erosion is accomplished in three main ways, with each of the three ways
having subsidiary methods, as detailed below;
Wave quarrying affects previously unconsolidated rock. A wave
exerts considerable impact, or shock pressure as many tonnes of
water hit the rock face. Since energy is proportional to height, storm
waves do large amounts of damage in a short space of time. Some storm
waves have been recorded up to 50 kg/cm3. This high pressure
exists for a brief instant, but can act along fault, joint and bedding
planes. It is similar to hydraulic action in rivers. If air is trapped,
then pneumatic pressure may assist in loosening blocks, which can extend
the erosion above the water line.
abrasion is the most effective type of wave erosion. The wave contains
debris of varying sizes, which is hurled against the cliff. This wears
away the rock. In hard rock areas, the action is slow, and produces smoothed
areas. Differential erosion between hard and soft rock may accentuate
the layering of the rock.
attrition affects the debris within the wave. The particles reduce
in size and angularity as they collide with each other within the wave.
Most of this takes place within the breaker zone. The range of attrition
varies with the tides.
Crystallisation is effective where there is a high evaporation potential,
and the growth of chloride slats derived from the salt in sea-water attacks
a wide variety of rocks. It loosens fragments of rocks for erosion
on the coast is notable on limestones. Sea-water is often saturated with
calcium carbonate, and it is hard to see why it is so effective. This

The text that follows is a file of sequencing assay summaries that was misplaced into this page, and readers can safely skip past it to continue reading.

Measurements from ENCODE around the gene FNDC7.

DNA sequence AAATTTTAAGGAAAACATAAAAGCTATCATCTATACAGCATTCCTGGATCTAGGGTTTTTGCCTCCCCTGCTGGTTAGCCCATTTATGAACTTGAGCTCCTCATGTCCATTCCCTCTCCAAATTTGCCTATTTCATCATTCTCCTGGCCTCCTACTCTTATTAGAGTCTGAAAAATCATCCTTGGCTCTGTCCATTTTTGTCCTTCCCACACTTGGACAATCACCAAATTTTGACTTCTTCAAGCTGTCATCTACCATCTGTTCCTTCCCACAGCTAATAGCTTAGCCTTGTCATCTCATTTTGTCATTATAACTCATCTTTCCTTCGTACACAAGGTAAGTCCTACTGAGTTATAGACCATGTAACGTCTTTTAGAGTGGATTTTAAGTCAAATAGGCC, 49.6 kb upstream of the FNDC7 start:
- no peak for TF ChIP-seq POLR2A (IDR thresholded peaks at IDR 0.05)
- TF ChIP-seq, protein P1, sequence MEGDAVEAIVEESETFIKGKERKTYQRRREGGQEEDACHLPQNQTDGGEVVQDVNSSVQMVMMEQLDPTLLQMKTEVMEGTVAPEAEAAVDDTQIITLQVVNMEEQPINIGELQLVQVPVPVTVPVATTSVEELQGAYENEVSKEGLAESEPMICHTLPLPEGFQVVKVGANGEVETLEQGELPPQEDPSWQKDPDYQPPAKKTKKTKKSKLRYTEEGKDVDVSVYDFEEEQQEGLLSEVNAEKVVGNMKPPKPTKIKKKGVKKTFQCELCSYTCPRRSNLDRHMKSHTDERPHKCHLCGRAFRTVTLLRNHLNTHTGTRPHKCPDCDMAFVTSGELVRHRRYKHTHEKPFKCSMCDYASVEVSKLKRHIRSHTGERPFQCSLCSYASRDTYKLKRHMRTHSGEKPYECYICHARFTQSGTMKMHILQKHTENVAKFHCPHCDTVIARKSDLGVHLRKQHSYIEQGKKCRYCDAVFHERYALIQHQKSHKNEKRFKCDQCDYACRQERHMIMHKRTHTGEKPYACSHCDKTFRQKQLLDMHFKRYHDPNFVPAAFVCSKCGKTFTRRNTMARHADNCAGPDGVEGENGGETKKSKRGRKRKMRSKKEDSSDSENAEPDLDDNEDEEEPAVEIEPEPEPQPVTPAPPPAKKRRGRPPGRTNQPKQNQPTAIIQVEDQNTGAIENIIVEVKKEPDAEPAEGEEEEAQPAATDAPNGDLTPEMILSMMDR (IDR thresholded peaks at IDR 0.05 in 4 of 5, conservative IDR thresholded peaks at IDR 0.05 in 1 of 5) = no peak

is particularly true if the tropics, where CaCO3 levels decrease
with temperature increase. It is possible that photosynthesis in plants
oxygenates the water during daylight, but releases carbon dioxide in to
the water at night, increasing the acidity and effectiveness of solution.
The morphological effect is to produce sharp fretted pinnacles of limestone
called lapies, low down in the inter-tidal zone. When wave attack
is less prevalent, solution may cut notches at the edge of pools and leave
overhanging lips. In tropical seas with microtidal or mesotidal ranges,
these features become very large and are called visors.
activity assists solution. Other rock types besides limestone are
attacked by secretions, particularly from the blue-green algae which live
between the tide lines. Seaweed firmly attaches itself to rocks, which
effectively increases the exposed surface area.
a wave approaches a headland, it must refract around the headland. This
has several effects. The first of these is that the wavelength shortens.
The wave depth decreases, and height increases. The energy is focused
on to specific points either side of the headland, and it is in these
points that caves often begin to form. The concentration of energy is
accompanied by a rise in wave height. Since energy is proportional to
wave height, then the power of the waves is greater on the headland. As
waves approach the shoreline and enter progressively shallower water,
the speed at which they move no longer depends on the size of the wave,
but becomes entirely dependent on the depth of water. In the shallower
water commonly found off headlands, a wave crest moves more slowly than
it would in the deeper water of adjoining bays. The wave crest in the
bay, therefore, moves ahead of the wave crests approaching the headlands
on either side, and the wave appears to be bent into the bay. This phenomenon
is known as refraction. Because of refraction, waves commonly approach
the coast with their crests closely paralleling the line of the shore,
although the actual plan shape of the wave will depend on the contours
of the seabed close to the shore. Wave refraction also
tends to concentrate wave energy on headlands, at the expense of adjoining
bays; material eroded from the headlands washes into the bays.